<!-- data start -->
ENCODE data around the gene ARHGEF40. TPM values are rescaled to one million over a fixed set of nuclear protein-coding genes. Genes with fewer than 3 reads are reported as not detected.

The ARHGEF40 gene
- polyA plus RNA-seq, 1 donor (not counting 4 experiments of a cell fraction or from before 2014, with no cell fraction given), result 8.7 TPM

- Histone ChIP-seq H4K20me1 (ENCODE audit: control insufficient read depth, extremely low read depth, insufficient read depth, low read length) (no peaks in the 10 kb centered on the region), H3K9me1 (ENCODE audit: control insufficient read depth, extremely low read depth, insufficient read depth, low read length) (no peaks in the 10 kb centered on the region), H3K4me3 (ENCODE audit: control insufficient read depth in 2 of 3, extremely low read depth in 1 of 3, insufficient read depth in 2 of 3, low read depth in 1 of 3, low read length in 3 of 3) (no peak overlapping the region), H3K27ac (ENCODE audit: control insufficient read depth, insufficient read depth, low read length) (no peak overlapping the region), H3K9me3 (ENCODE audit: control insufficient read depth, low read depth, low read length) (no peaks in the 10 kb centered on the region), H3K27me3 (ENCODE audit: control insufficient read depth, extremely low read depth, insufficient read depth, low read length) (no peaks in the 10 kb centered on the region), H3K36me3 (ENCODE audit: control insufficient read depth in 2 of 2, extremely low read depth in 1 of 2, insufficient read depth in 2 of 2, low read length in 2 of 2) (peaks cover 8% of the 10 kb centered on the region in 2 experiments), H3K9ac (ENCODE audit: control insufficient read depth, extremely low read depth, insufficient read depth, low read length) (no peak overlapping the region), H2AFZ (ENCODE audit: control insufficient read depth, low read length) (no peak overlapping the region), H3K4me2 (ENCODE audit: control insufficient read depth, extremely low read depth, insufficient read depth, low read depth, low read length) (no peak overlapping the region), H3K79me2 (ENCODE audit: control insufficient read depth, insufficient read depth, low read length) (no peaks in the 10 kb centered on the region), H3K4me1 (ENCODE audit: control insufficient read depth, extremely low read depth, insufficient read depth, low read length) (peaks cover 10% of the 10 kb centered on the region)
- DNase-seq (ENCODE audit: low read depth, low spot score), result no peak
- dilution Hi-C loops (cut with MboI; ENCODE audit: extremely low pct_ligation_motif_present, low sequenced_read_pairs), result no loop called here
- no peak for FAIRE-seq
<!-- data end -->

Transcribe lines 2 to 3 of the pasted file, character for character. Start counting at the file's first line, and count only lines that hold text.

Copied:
The ARHGEF40 gene
- polyA plus RNA-seq, 1 donor (not counting 4 experiments of a cell fraction or from before 2014, with no cell fraction given), result 8.7 TPM